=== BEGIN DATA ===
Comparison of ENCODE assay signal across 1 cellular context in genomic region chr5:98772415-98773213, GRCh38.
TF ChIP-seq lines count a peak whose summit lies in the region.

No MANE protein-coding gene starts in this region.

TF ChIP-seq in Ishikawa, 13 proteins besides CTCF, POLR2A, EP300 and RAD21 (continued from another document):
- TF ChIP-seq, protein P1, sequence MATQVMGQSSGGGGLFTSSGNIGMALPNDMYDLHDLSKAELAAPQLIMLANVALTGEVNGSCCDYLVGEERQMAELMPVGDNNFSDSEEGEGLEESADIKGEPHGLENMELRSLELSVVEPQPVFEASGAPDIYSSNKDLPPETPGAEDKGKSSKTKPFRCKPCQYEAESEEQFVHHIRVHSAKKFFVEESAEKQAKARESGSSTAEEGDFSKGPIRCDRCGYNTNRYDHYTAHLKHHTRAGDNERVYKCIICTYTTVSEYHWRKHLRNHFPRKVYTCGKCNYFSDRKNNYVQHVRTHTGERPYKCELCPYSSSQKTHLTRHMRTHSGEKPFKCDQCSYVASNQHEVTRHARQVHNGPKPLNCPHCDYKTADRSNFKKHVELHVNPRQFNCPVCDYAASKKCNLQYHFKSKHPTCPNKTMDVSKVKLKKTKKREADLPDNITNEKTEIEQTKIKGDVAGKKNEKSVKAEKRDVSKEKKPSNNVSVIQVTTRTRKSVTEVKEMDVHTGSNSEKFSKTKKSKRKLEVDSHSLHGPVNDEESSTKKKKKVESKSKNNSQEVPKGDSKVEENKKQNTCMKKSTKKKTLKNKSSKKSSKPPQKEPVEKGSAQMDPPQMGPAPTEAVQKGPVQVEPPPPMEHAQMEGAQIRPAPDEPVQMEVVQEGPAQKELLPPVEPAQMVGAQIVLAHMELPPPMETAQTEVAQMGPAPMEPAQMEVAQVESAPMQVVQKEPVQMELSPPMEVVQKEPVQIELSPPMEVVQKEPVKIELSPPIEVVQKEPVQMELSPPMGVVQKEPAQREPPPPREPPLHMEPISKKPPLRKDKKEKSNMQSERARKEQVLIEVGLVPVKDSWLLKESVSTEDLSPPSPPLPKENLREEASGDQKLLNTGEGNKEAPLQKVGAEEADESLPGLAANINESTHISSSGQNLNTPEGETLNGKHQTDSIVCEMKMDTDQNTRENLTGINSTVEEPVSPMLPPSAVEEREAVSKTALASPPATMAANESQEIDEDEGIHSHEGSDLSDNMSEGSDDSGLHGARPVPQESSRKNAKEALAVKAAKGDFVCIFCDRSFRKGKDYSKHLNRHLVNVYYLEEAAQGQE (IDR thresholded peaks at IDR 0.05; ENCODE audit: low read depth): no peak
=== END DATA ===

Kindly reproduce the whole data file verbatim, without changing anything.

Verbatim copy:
Comparison of ENCODE assay signal across 1 cellular context in genomic region chr5:98772415-98773213, GRCh38.
TF ChIP-seq lines count a peak whose summit lies in the region.

No MANE protein-coding gene starts in this region.

TF ChIP-seq in Ishikawa, 13 proteins besides CTCF, POLR2A, EP300 and RAD21 (continued from another document):
- TF ChIP-seq, protein P1, sequence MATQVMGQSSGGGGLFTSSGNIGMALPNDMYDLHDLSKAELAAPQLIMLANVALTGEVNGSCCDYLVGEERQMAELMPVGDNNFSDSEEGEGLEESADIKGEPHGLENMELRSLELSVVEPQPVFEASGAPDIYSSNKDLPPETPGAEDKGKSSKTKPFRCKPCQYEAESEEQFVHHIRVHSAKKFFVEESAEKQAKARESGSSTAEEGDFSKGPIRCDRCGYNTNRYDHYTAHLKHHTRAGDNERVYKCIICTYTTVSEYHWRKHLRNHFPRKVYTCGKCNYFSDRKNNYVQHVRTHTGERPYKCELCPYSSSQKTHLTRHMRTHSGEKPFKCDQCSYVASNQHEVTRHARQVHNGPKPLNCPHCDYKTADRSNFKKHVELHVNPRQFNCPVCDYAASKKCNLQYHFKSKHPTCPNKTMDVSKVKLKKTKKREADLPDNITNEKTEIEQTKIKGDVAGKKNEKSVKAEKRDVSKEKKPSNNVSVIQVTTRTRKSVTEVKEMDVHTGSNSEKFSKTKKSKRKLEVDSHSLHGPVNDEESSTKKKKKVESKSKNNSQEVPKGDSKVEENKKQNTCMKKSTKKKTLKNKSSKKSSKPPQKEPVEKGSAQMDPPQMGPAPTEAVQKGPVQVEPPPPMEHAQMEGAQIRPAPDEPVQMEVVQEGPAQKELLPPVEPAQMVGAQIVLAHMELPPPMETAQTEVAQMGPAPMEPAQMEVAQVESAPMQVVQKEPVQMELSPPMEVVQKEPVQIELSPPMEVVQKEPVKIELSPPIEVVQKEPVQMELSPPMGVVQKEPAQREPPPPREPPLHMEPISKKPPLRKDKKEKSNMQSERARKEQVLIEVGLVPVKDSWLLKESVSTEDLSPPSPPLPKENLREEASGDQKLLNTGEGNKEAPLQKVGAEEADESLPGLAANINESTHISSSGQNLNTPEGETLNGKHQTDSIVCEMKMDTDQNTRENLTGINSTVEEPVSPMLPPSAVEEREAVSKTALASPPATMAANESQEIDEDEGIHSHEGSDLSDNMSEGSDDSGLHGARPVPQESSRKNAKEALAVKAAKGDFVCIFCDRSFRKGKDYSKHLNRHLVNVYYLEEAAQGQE (IDR thresholded peaks at IDR 0.05; ENCODE audit: low read depth): no peak